The European Fine Art Fair (TEFAF) March 16-25, 2012 (25 year anniversary) Maastricht, Netherlands http://www.tefaf.com/
Jewish medals, several with Hebrew inscriptions and provocative imagery, were among the gems at The European Art Fair (TEFAF) in Maastricht, Netherlands, as I wrote in these pages two weeks ago. Another mini-trend at the fair, which will interest Jewish art aficionados, was an abundance of works by Marc Chagall.
“There is more Chagall than usual this year. I don’t know why, but each year there seems to be one artist who is the main artist of the year. Next year there may be only one or two,” says Anthony Brown, managing director of the London-based gallery Connaught Brown.
Ben Springett, manager and head of sales at Alon Zakaim Fine Art in London, agrees. “There do seem to be more Chagalls this year than perhaps before, although they have always been popular at the fair,” says Springett, whose gallery was participating in the fair for the first time. “Several people have said that the strength of the modern section at the fair has grown over the past few years.”
Chagall’s “Les maries aux deux violonistes au cirque,” which was exhibited at the Alon Zakaim Fine Art booth, shows a bride and groom at the circus. The couple is surrounded by fiddlers, what might be a man with a donkey’s head, acrobats with wings, and flower bearers. In the top right corner of the piece, a painter (perhaps a self portrait of Chagall?) stands at an easel with a canvas depicting Jacob’s ladder with an angel climbing heavenward.
The conflation of angels and acrobats is an interesting move on Chagall’s part. At first blush, all of the danger and the excitement of acrobatics is lost if the performers have wings. Michael Jordan’s soaring dunks were so impressive because he is human; if he could suspend himself mid-air indefinitely it wouldn’t be nearly as arresting an image to see him pull off seemingly extra-human moves.
On the other hand, Chagall’s circus of angels—superimposed on Jacob’s dream of the ladder, so that the acrobat’s swing becomes a rung of a ladder—bridges the human and heavenly realms. That is after all what Jacob’s dream is about, and also the impression one gets from watching people flying on high wires as if they are birds.
Chagall brings the circus-Jacob’s ladder comparison full circle by depicting a sleeping (or dead?) figure lying on the ground in the circus ring. The figure, which seems to lie among red, orange, green, and blue petals, could be a dreamer imagining the Jacob’s ladder painting within the imagined circus, or it could be a fallen acrobat-angel. Just as some can soar, some remain earthbound and asleep, Chagall seems to say.
Another Chagall work at Alon Zakaim, “L’homme à la chèvre,” depicts a bearded man carrying a goat. A boy stands beside the man, as a purple village unfolds behind them. The blood-red moon and the red and orange sky almost suggest flames, which appear even warmer when juxtaposed with the cool colors in the foreground. A few figures can be made out in the shtetl in the background, but the most conspicuous character is a bearded man exiting stage left with a cap and a large sack slung over his shoulder.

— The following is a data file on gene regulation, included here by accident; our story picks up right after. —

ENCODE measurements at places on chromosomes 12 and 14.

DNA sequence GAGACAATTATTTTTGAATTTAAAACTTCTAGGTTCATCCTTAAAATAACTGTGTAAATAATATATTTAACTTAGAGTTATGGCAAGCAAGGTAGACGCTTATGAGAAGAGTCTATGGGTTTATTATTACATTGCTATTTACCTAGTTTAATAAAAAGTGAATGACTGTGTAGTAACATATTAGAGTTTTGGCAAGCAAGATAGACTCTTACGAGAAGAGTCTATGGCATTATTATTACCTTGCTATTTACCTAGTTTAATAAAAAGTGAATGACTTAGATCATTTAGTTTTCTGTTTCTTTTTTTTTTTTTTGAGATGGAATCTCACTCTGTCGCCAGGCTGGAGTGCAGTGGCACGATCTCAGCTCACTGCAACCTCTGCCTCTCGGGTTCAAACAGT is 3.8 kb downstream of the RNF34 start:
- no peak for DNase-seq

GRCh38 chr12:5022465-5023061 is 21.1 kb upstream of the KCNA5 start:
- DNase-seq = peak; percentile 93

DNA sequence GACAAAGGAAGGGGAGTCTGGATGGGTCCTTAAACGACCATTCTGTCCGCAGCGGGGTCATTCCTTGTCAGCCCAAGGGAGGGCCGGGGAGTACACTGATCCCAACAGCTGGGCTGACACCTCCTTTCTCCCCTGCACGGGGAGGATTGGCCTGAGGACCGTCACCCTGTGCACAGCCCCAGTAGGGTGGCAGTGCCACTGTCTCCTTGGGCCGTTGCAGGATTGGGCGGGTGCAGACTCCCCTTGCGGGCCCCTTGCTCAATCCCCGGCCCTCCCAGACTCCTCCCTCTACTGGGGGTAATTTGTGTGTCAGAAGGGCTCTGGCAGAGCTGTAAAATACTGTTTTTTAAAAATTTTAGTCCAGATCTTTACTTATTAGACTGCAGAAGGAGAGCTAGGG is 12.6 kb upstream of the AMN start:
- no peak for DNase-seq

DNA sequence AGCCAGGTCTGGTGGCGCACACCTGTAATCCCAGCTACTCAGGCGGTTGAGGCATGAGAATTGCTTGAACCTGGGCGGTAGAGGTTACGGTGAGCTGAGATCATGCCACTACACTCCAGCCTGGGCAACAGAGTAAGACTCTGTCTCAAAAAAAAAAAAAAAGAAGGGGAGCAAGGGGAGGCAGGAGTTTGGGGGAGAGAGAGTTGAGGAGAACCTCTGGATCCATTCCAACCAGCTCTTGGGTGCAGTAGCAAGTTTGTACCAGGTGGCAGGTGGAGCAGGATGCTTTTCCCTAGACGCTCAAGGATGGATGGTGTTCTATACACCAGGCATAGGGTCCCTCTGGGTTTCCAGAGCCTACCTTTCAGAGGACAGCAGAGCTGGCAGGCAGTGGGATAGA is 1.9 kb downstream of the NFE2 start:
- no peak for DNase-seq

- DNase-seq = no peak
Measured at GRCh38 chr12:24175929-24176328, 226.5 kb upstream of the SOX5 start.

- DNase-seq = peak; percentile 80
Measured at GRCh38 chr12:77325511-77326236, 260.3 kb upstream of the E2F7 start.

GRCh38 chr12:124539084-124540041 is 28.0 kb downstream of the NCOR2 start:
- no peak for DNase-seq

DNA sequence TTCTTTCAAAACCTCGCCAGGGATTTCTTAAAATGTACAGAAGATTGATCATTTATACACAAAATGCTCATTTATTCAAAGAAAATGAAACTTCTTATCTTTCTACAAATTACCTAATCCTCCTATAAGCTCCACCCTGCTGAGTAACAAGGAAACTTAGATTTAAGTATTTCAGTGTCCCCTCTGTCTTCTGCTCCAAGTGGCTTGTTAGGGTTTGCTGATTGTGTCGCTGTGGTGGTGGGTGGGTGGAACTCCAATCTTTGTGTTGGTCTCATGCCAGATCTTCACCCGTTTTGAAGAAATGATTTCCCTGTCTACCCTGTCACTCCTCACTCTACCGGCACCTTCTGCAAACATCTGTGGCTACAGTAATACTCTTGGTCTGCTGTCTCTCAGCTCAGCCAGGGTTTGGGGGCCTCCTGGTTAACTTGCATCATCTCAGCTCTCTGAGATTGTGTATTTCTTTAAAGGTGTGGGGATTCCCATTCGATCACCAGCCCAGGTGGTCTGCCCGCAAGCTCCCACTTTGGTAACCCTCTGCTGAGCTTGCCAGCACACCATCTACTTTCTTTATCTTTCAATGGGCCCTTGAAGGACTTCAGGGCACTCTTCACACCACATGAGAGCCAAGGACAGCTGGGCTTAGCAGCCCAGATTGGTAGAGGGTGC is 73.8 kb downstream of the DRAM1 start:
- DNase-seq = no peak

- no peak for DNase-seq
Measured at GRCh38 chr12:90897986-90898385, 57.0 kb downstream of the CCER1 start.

According to an essay written by the Koller auction house, which previously owned the work, Chagall was influenced in “L’homme” by his childhood in Vitebsk, and “he often painted such dreamscapes as a dialogue with his hometown.” The man, according to the essay, may be Chagall’s uncle Neuch, who was a cattle dealer. “A young Chagall loved to accompany his uncle when he went to buy cattle from the peasants in the region, and once commented, ‘How happy was I when you allowed me to drive with you on the bumpy barrow!’” according to the essay. The young boy in the work, then, may be a self portrait of Chagall.
Yet, the painting is also confusing, the essay continues, because the man’s intentions for the goat remain ambiguous, the sky is “threatening” due to the “intense and thunderous horizon,” and there is the man with the sack and the people lying on the streets. The scene could be one of figures fleeing the town, and it may record “the discriminations and pogroms of the Jewish people which took place in Tsarist Russia. Chagall once said: ‘If I weren’t a Jew then I wouldn’t be an artist,’” the essay concludes.
But of course, not every Chagall acrobat has biblical or religious significance, as one is reminded by Chagall’s “Autour de l’equilibriste,” which was on view at TEFAF at Connaught Brown. Chagall, after all, was “mesmerized” by the traveling circus troupes in Russia, and he regularly attended circuses in Paris after he moved there in 1924. Chagall created a series of 19 gouache paintings of clowns, acrobats, dancers, and horse writers for the dealer Ambroise Vollard, and referred to the circus characters as “tragically human,” according to the gallery.
But even in this work, Chagall couldn’t resist inserting the figure of the bride, walking a tight rope. And immediately to the right of the bride, a figure hoists up a ladder beneath an acrobat, who grasps the hand of an acrobat with wings. A simple explanation might be that the ladder is intended to reach the acrobat in the swing. But is it too much of a stretch to suggest that this might be another Jacob’s ladder, particularly when one considers the acrobat-angels, as well as the fact that the top of the ladder doesn’t rest on anything at all but the air?
Full disclosure: This writer’s trip to TEFAF was funded, in large part, by the Netherlands Board of Tourism & Conventions, which, however, had no role whatsoever in or oversight over this article.
About the Author: Menachem Wecker, who blogs on faith and art for the Houston Chronicle at http://blogs.chron.com/iconia, welcomes comments at email@example.com.
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